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The Adventures Of Dog Walking

by Barry KuKes

As I have mentioned in the past, my lovely wife is a pet sitter, and thus she walks many dogs regularly. On the other hand, I let the dogs out in the backyard, sit on my rump, and have a cup of coffee while they do their business. However, there are those rare occasions when I do take one of our dogs for a walk. These walks always, and without fail, produce a story of adventure. The adventure varies depending on the dog I am walking.

Each one of my dogs (I have three) is totally different from the others in every way except that they all resemble a Golden Retriever. Only one, Bentley, is actually a Golden Retriever, but that’s neither here nor there. Like children, they all have their own personalities, quirks, and behaviors to manage. If you walk a dog, you know the challenges you must deal with every time you go on a walk. Some dogs love to smell every inch of pavement and grass. Their noses are glued to the ground, and they hardly walk at all. Of all of my dogs, Max, a Golden Labrador rescue that passed last year, was the best walker. He would walk by your side, stop when you stopped, would not pull on the leash, and listened. Max would also walk on a treadmill either by himself or with me. He would stay on for a mile or longer, which is very rare for a dog with typically a short attention span to do.

Then, there are the dogs that pull on the leash the entire time. In my bunch, this would be Mini-Cooper. A little guy of only 16 lbs., he pulls as if he weighs 80! He is also that dog that barks at everything. I let my wife walk Cooper.

Then there is the dog that needs to poop on every walk. It doesn’t matter if they just pooped a minute ago in the yard; if they are going for a walk, you better have a poop bag or two. This would be my other dog, Spencer.

Of course, some rules and regulations apply to dog walking. Here are a few.
One, if it is too hot for you to hold the back of your hand on the pavement for 8 seconds, then it is too hot for your dog’s paws. Instead, take your dog to an area that is grass or dirt to prevent its paw burns.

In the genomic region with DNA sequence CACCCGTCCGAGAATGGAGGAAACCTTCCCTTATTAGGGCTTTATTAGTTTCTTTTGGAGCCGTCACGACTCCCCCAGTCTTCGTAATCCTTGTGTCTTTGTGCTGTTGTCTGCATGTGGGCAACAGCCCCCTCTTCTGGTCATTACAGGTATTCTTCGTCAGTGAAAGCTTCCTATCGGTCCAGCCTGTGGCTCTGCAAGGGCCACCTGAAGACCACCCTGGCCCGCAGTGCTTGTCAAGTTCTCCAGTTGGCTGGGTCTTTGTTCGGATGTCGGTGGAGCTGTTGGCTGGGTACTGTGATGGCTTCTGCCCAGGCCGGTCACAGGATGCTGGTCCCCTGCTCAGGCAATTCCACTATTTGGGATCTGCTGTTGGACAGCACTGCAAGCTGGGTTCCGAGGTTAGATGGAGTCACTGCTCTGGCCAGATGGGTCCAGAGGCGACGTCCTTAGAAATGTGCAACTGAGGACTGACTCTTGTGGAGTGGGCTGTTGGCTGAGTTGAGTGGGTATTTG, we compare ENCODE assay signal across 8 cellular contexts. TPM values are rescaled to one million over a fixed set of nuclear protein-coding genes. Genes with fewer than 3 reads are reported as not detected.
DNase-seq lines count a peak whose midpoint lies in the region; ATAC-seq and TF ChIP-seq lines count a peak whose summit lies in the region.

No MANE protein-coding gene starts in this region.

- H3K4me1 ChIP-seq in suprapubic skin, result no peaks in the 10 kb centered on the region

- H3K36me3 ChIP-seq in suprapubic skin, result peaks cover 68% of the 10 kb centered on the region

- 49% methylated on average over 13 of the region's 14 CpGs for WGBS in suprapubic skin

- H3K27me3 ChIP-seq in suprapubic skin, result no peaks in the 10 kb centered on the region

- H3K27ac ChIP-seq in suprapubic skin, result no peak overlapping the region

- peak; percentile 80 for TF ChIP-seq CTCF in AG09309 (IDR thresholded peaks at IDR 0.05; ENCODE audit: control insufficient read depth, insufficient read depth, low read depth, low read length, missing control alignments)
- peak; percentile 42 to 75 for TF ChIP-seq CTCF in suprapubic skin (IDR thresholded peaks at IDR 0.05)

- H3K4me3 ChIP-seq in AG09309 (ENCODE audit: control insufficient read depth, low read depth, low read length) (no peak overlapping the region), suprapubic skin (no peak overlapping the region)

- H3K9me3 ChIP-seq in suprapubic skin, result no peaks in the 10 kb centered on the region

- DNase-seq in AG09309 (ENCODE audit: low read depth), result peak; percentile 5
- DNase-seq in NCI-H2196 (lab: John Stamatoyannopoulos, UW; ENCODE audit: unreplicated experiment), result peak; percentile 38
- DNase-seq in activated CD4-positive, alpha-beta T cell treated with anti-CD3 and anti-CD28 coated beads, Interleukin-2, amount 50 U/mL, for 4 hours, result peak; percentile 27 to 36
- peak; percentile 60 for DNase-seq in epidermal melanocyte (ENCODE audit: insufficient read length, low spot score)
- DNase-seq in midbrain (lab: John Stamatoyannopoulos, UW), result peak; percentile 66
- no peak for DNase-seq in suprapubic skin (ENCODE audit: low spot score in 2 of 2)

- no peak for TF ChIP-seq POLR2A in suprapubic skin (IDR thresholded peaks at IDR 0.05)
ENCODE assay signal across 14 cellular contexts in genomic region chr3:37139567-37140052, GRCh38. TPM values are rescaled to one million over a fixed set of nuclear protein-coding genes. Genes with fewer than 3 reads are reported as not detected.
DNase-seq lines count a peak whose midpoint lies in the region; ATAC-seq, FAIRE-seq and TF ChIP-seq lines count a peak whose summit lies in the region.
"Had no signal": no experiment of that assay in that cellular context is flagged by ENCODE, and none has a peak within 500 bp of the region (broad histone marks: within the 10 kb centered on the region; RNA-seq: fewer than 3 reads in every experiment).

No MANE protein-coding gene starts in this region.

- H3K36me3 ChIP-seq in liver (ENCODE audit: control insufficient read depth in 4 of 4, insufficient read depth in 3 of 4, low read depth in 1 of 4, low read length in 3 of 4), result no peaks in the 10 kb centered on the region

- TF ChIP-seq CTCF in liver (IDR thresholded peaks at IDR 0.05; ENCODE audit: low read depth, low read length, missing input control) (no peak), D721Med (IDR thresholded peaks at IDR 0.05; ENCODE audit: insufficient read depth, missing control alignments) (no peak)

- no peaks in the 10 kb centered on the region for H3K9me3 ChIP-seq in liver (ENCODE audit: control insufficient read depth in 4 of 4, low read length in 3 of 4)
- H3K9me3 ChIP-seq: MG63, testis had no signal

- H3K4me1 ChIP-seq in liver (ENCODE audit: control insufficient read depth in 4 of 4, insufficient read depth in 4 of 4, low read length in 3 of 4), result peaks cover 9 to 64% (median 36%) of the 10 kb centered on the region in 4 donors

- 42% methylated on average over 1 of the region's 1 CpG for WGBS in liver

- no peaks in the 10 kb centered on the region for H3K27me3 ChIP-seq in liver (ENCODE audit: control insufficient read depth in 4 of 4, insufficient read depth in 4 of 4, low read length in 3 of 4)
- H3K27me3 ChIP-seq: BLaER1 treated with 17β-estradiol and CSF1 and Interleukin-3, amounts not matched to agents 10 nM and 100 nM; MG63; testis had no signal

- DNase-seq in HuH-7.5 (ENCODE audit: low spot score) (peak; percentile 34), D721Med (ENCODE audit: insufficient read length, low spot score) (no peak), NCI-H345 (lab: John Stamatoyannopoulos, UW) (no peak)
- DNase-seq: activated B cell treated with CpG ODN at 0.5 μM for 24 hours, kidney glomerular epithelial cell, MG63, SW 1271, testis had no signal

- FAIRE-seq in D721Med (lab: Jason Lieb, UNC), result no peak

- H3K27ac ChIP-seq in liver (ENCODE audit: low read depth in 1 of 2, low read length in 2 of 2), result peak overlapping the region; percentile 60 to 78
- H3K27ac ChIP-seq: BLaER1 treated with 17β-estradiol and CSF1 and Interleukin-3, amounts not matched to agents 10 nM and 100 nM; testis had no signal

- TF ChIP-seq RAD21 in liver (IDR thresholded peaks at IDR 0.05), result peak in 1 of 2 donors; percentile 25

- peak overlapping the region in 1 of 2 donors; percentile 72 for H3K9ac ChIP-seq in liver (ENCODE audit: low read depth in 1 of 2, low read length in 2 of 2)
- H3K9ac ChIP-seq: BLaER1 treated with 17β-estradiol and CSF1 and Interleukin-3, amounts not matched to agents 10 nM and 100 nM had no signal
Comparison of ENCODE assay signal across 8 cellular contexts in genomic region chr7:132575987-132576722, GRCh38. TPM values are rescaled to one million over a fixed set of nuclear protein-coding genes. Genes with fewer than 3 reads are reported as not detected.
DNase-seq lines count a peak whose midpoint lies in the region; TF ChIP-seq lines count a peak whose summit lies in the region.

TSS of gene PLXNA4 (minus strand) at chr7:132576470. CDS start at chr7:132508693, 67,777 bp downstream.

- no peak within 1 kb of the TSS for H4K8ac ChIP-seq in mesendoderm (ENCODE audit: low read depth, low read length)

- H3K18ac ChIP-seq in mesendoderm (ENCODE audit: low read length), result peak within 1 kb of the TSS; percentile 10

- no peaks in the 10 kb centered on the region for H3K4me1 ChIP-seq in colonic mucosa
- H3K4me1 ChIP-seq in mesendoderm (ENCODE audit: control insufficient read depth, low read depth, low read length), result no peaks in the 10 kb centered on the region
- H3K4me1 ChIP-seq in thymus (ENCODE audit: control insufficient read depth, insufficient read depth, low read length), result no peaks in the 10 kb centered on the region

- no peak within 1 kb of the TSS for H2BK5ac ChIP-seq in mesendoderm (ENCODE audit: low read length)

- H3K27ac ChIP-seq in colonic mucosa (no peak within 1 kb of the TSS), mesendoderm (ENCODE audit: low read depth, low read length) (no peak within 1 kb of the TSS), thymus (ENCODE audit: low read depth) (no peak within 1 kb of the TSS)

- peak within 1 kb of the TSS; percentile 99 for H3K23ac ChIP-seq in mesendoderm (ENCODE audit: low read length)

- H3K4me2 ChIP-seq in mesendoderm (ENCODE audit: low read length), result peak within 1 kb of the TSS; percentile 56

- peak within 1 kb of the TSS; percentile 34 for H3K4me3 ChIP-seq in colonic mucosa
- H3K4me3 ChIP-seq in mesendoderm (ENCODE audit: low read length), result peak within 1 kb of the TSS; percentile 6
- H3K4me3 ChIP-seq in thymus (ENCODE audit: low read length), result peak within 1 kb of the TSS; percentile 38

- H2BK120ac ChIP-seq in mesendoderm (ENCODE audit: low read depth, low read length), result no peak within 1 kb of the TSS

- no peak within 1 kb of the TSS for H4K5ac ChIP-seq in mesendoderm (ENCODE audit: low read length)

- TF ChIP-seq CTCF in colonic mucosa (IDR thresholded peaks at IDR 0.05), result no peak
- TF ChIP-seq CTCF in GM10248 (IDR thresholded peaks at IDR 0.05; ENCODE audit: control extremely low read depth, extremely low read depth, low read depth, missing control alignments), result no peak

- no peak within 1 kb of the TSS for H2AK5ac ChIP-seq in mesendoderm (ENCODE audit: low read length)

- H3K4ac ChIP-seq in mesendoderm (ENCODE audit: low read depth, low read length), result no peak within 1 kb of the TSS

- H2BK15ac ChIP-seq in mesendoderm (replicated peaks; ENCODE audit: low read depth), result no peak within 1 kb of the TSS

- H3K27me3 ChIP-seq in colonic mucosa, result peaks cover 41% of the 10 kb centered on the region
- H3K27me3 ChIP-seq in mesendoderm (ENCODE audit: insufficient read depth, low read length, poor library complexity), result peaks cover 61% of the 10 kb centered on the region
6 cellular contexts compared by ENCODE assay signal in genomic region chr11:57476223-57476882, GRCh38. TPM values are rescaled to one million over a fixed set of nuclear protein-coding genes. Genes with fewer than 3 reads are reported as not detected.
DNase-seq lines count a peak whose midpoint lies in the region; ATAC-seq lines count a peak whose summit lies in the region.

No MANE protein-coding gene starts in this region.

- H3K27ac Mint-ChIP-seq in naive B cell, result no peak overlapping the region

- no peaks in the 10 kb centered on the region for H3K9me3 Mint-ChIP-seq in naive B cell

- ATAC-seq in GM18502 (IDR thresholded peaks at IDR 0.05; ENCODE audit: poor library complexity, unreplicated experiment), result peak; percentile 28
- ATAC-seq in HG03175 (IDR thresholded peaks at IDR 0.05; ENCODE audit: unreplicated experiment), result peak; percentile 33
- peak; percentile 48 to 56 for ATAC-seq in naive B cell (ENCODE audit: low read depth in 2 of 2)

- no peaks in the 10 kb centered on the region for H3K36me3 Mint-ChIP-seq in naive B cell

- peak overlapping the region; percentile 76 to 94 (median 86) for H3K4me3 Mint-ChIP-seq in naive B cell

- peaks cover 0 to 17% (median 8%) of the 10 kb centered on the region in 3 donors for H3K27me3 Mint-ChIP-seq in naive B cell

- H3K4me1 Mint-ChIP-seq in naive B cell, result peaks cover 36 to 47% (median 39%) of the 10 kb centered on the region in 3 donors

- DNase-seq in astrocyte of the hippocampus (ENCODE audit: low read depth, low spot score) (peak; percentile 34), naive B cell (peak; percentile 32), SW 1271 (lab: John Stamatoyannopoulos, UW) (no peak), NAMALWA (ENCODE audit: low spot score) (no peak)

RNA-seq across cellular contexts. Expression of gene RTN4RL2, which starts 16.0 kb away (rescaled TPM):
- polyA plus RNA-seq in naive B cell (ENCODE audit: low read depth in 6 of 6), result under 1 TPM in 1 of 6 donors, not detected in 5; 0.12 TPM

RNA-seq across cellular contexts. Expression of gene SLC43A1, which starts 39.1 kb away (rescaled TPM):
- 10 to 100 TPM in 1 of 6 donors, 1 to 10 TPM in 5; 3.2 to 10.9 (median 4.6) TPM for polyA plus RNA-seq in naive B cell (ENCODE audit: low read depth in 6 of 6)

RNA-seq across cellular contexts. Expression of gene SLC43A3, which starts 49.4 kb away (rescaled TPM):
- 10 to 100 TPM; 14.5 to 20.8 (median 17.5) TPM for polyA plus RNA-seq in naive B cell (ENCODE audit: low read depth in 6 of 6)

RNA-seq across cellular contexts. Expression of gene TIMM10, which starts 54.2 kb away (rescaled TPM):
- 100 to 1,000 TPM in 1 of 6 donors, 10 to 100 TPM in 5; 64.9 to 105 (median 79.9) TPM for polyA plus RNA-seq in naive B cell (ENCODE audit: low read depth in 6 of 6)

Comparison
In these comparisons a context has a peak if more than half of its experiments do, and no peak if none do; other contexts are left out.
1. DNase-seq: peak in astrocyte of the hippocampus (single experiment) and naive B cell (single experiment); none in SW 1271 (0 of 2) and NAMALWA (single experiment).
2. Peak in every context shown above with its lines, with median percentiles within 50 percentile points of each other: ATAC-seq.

Two, use a leash that is sturdy and can control your dog. Retractable leashes, although popular, can be dangerous to you and your pet. Dogs can easily break the thin leash material or wrap it around your legs, causing you to fall. Invest in a 6-foot rope-style leash like a Weiss-Walkie, which is used by dog trainers.

Three, always have poop bags and water with you when walking your dog. Even if your dog doesn’t usually poop on a walk, you never know when they might. Leaving poop on a neighbor’s lawn or the sidewalk isn’t very neighborly.

Carrying a bottle of water is also a good idea. Sometimes, we meet up with another dog walker or a dog-less neighbor who wants to talk, and the 15-minute walk ends up being a 45-minute excursion.

Four, if you meet up with a neighbor and are standing in one place for more than 30 seconds, move to a grassy area so your dog is not standing on hot pavement.

Five, observe your dog’s behavior. Look for signs of heat exhaustion. When it’s over 75 degrees, limit your walks to 10 minutes so your dog doesn’t get overheated. Also, observe your dog’s demeanor towards other people and dogs. Just because your dog gets along with every dog doesn’t mean every dog will get along with yours. Slow introductions and keeping a safe distance away from an unfamiliar dog and person are good practices.

Most dogs love to go for a walk, so let’s keep them safe and happy so they, and you, can enjoy the experience. Lastly, please adopt, don’t shop.

Barry KuKes is the former Community Outreach Director for the Halifax Humane Society.